- Taschenbuch: 302 Seiten
- Verlag: Oxford University Press, USA (21. März 2012)
- Sprache: Englisch
- ISBN-10: 0199644047
- ISBN-13: 978-0199644049
- Größe und/oder Gewicht: 21,3 x 2,8 x 13,5 cm
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Famine and Foreigners: Ethiopia Since Live Aid (Englisch) Taschenbuch – 21. März 2012
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Gill does great justice to this ever-pertinent issue. * Maria Kuecken, London School of Economics Review of Books *
Über den Autor und weitere Mitwirkende
Peter Gill has specialized in developing world affairs for most of his career, an interest that began as a VSO teacher in Sudan and his first visit to Ethiopia in the 1960s. In the 1970s he was South Asia and Middle East Correspondent for The Daily Telegraph. For TV Eye and This Week, he made films in Afghanistan during the Soviet occupation, in Gaza and Lebanon, in South Africa under apartheid and in Uganda, Sudan, and Ethiopia during the famine years. He made Mr. Famine for ITV about corruption at the UN's Food and Agriculture Organisation and Clare's New World about Clare Short, DFID and its first White Paper, Eliminating World Poverty. From 1999-2003, he headed the India office of the BBC World Service Trust. His first project partnered Indian broadcasters in leprosy campaigning that brought 200,000 patients forward for cure; this led to a L5 million project on HIV/Aids awareness. He has is author of Drops in the Ocean, A Year in the Death of Africa and Body Count.
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He provides great insight to the cause of famine and to anyone who takes time to read this book realizes that the solution to Famine is neither simplistic nor accomplished in short sprints. His presentation of three regimes handling of famine (Haile Selassie, Mengistu and the current regime. ) His analysis of these regimes handling of famine provides an interesting insight as to how closely related is solving the problem of famine and the political policy of the regime in power.
He lets his readers see what was important to the Haile Selassie regime (denial of its existence at the expense of the lives of millions is preferred than the embarrassment of admitting that one's citizens need outside help). He juxtaposes this with Mengistu regime that was willing to spend 1.2 billion dollars in importing arms from the former Soviet Union at exactly the same time as it's nations citizens were dying at a rate of 100/day.
He contrasts the number of dead in the 1984 famine in which 600, 000 died (not to mention the 50,000 that died in resettlement) versus the one in 2003 where 300 died even though 13.2 million faced the prospect of famine.
Despite pointing to this progress he directs his reader the current regimes suppression of free press and the rounding of journalists to prison and the excessive use of force during the 2005 election. To do that he presents the views of both the regime as espoused by Meles in his conviction that a regime might suspend democracy for a while as it implements sound economic development for its nation side by side with those who challenge the regime as being extremely repressive.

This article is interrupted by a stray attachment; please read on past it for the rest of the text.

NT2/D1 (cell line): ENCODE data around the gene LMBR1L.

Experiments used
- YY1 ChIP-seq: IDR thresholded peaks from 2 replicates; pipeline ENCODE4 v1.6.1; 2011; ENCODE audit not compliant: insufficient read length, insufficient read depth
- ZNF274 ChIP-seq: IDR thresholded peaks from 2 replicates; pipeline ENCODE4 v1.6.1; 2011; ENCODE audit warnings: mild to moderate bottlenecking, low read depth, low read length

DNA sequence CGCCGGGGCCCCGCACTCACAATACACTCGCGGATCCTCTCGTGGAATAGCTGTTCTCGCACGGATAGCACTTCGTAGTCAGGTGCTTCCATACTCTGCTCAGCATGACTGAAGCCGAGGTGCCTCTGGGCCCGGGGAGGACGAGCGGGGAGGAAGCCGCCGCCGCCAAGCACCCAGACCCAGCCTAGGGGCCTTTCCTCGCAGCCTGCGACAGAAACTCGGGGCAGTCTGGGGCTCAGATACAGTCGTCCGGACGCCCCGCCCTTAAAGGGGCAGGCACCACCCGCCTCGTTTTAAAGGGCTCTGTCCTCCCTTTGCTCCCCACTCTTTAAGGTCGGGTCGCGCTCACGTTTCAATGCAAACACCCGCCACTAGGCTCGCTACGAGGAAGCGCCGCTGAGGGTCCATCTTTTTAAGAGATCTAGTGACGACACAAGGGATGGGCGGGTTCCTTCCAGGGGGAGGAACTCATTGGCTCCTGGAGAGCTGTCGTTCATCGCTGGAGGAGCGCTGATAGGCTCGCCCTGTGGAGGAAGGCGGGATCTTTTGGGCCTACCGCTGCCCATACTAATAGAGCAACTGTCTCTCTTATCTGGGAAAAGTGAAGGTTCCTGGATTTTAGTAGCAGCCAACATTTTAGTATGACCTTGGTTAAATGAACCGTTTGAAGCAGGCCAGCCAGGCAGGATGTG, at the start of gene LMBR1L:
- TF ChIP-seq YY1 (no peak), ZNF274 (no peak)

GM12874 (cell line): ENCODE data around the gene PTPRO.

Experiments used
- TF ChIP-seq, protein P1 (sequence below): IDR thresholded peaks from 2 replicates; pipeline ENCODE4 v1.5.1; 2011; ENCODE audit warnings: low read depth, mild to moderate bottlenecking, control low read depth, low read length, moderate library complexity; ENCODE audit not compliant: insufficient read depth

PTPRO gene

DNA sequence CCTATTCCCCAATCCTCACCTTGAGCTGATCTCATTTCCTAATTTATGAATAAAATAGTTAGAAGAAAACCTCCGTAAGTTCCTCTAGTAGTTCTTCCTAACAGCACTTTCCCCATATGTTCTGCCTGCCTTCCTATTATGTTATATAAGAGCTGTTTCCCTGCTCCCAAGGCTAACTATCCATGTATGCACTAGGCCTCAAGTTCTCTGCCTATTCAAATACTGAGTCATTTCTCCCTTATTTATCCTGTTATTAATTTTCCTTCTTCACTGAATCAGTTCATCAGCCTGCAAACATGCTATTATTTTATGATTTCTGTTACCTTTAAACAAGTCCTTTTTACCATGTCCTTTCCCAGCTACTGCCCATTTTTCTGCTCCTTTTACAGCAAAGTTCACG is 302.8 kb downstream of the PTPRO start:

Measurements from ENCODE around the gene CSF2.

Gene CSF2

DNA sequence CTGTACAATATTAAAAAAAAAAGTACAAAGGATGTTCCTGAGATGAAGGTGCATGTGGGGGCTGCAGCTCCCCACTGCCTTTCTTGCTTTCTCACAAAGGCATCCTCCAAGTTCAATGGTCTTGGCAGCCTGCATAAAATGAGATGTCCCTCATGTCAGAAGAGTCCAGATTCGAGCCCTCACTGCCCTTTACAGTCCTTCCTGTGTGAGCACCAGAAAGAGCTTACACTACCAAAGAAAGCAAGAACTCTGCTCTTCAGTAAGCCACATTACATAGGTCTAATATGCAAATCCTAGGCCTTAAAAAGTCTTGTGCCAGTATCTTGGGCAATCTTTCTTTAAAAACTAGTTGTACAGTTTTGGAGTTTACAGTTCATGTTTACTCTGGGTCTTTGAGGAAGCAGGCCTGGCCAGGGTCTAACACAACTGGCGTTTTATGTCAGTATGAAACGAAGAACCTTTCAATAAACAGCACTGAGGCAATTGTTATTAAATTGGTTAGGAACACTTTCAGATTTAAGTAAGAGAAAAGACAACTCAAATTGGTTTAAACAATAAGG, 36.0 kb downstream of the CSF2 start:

Amare was one who fought side by side with Melese (former Prime Minister of Ethiopia) and was head of Ethiopian Television who left his post as he found the current regimes firm grip on free press. I would say this book is an exciting journey for both those that are already well informed about the political climate in Ethiopia and for those who would like to get their hands on a book that provides an objective view.
Gill has a fine sense of irony, so it was disappointing to spot the places where he didn't employ it. As in his efforts to parse the Meles government and its progress toward feeding people, reforms and techniques and strategies and so on, without once confronting the question of whether this is a land that could EVER feed itself, and if not, what the clear-eyed response should be. Maybe a country that endlessly perfects its ways of collecting and channeling aid from better-fed countries is not actually solving its problem. What could Ethiopia do, anyway, to bear itself up in a globalized world? Should we make a fetish of these scrawny, unreliable, tiny farms and their inevitable seasonal failures, or does Ethiopia need an injection of something entirely different that could pull it into the world economy? Is Ethiopian subsistence -- spotty subsistence -- enough for us all to feel smug and happy about what we've helped bring about there? Wouldn't we want more for ourselves?
Moreover, Gill gets contraception backward: it's not an investment used to cut down the number of hungry mouths (western reductionism) but a technique that people will adopt AFTER their livelihoods become more secure. That's been shown. Family planning is the cart, prosperity the horse. "Feed the World" still echoes in my head from that dreck 1980s ballad. "Feed Ethiopia's future, and thus its prosperity, and thus its people" is presumably not as much of a hook.
Interesting to watch the news today. Famine is once more raging in these barren lands, and nothing at all has been solved.
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